Monday, September 10, 2012

remy charlip, hooray for you!

when siena was about a year old, my sister lisa gave us a perfect day by remy charlip. in the book, what looks to be a father and son have a day's-worth of adventures - they eat breakfast, take a walk, meet friends for lunch, have a dance party, take a nap, paint pictures, read books, eat dinner, and go to sleep. remy's magical illustrations and simple, rhythmic writing ("invite some friends to eat some lunch / sing and dance with a friendly bunch") render the day perfect.


after a few reads of a perfect day, siena and i set out to our public library to find and fetch the rest of remy's books. we found, checked out, and read over and over fortunately, sleepytime rhyme, mother mother i feel sick send for the doctor quick quick quick, and, my favorite, little old big beard and big young little beard (or, as it's known 'round here, big beard and little beard). a year after lisa introduced me to remy charlip, i returned the favor by introducing big beard and little beard to lisa and jean's boys august and prosper.


sometime between reading a perfect day and big beard and little beard, i discovered that remy charlip spent thanksgiving 1951 and the summers of '52 and '53 at - where else? - black mountain college.

remy first learned about BMC through composer lou harrison, who, like remy, was a participant at reed college's summer institute of dance and theater in 1949. in fall 1951, remy accepted an invitation to visit BMC from harrison, then a faculty member at the college. remy drove with friends mc richards and david tudor in a car missing one door from new york city to black mountain, north carolina. from multiple accounts, remy was certainly at BMC for thanksgiving 1951.

remy returned to black mountain college in the summer of 1952. his most notable project / collaboration that summer was with john cage who, in addition to organizing what is now recognized as the world's first happening, was also working on sonatas and interludes, which he would eventually perform at BMC on august 16. remy designed the programs. as recounted in remembering black mountain college, remy made the programs out of cigarette papers: "I went to the print shop and set the whole text in the smallest possible type (8 pt). The type was so small, I had to use a magnifying glass and tweezers, and yet it filled the cigarette paper I printed it on. When I stacked all the programs up on the table near the entrance, they were less than a half an inch high. I placed matches and a bowl of tobacco next to them on the table. I arranged the seats in a circle looking in, with an ashtray on each seat, so that the audience could smoke their programs as they listened to the program" (p. 83).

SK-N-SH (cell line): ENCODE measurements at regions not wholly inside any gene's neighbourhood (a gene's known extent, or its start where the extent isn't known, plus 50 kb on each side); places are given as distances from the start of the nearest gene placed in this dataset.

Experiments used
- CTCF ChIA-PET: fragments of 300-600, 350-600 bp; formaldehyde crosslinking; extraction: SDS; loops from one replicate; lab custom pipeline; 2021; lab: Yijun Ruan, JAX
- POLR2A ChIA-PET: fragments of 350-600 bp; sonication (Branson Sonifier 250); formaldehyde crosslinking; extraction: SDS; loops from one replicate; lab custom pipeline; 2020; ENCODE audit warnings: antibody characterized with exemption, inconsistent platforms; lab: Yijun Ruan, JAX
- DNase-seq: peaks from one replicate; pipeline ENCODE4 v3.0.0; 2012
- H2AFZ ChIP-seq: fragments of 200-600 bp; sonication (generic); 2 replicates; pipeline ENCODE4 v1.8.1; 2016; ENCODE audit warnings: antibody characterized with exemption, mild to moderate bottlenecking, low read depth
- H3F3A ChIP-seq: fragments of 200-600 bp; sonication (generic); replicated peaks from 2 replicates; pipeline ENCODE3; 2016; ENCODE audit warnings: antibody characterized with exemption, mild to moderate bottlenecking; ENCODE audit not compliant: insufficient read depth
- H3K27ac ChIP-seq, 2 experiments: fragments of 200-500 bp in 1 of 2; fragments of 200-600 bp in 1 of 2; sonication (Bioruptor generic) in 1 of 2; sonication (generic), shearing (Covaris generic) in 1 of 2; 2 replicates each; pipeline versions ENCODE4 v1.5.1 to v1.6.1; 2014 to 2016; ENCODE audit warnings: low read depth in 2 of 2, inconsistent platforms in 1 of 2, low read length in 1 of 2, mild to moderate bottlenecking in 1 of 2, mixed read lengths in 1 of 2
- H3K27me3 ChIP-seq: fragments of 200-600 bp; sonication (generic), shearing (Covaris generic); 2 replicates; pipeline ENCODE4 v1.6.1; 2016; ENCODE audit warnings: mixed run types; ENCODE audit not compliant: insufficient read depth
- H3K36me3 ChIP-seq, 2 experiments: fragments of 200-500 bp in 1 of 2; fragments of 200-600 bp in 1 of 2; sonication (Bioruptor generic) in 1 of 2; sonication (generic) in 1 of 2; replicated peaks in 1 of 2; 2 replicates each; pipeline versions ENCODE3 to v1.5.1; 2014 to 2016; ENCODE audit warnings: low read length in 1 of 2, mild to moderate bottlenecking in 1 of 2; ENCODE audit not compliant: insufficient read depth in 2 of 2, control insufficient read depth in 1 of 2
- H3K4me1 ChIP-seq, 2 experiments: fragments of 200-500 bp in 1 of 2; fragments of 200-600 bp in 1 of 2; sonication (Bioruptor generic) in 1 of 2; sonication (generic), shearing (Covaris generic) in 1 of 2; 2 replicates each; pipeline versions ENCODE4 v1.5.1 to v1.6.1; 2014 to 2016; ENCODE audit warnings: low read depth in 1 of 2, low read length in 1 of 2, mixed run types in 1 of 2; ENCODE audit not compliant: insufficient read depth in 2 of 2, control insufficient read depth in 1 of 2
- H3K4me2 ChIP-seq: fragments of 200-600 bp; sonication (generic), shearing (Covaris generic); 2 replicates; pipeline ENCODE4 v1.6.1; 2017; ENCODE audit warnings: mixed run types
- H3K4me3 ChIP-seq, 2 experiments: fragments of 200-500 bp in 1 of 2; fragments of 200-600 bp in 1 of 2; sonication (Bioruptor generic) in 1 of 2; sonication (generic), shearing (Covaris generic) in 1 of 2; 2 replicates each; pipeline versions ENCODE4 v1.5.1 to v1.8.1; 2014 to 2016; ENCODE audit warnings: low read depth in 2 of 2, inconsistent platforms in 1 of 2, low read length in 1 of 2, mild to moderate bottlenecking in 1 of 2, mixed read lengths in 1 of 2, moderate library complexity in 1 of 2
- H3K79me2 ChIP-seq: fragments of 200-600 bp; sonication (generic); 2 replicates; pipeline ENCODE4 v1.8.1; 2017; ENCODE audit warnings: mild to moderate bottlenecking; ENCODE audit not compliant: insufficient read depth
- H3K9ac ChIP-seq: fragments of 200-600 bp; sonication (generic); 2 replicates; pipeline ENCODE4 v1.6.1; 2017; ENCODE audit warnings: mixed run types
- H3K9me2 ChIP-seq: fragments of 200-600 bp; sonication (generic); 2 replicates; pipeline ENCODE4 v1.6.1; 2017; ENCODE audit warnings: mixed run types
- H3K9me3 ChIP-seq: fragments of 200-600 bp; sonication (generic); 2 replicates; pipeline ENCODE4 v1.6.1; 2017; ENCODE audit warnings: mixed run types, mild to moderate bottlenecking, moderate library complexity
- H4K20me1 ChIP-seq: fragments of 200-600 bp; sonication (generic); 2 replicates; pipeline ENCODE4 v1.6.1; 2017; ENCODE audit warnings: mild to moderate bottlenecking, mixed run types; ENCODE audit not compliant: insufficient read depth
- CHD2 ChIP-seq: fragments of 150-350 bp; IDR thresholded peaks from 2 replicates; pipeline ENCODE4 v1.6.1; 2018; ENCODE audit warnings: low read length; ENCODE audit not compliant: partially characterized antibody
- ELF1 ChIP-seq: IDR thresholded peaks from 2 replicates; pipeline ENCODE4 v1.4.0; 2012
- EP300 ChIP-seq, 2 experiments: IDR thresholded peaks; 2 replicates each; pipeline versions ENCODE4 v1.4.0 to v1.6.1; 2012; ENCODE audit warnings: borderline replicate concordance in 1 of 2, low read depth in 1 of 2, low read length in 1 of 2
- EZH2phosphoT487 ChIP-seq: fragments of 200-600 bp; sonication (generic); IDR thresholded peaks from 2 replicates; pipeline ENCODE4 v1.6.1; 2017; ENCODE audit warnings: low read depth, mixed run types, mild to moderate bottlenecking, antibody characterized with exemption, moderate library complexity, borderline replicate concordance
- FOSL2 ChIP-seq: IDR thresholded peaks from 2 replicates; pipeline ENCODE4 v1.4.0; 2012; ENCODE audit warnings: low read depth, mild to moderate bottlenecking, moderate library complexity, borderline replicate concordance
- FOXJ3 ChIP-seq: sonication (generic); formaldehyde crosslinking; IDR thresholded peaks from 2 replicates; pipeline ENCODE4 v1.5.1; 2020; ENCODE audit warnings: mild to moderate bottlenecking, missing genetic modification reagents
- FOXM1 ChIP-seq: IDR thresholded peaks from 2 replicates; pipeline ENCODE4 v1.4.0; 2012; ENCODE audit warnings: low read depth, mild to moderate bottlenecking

it was the summer of 1953, though, that remy was part of history. when black mountain college invited dancer merce cunningham to take part in the college's 1953 summer institute, Merce agreed under the following conditions: he would not take a salary if four of his students (carolyn brown, remy charlip, jo anne melscher, and marianne preger simon) could spend the summer at BMC with free room and board. three other students (anita dencks, viola farber, and paul taylor) either paid tuition or received work-study scholarships. as mary emma harris notes in her landmark book the arts at black mountain college, "at Black Mountain Cunningham was able to have several weeks of concentrated work with both dancers and musicians without the distraction of parti-time jobs, hassles with unions, and the cost of studio space. The cavernous dining hall in which the dancers worked provided a flexible space for rehearsals and performances" (p. 234). that summer at black mountain college, the merce cunningham dance company, perhaps the most influential dance troupe in all modern dance, formed - and remy charlip was a part of it.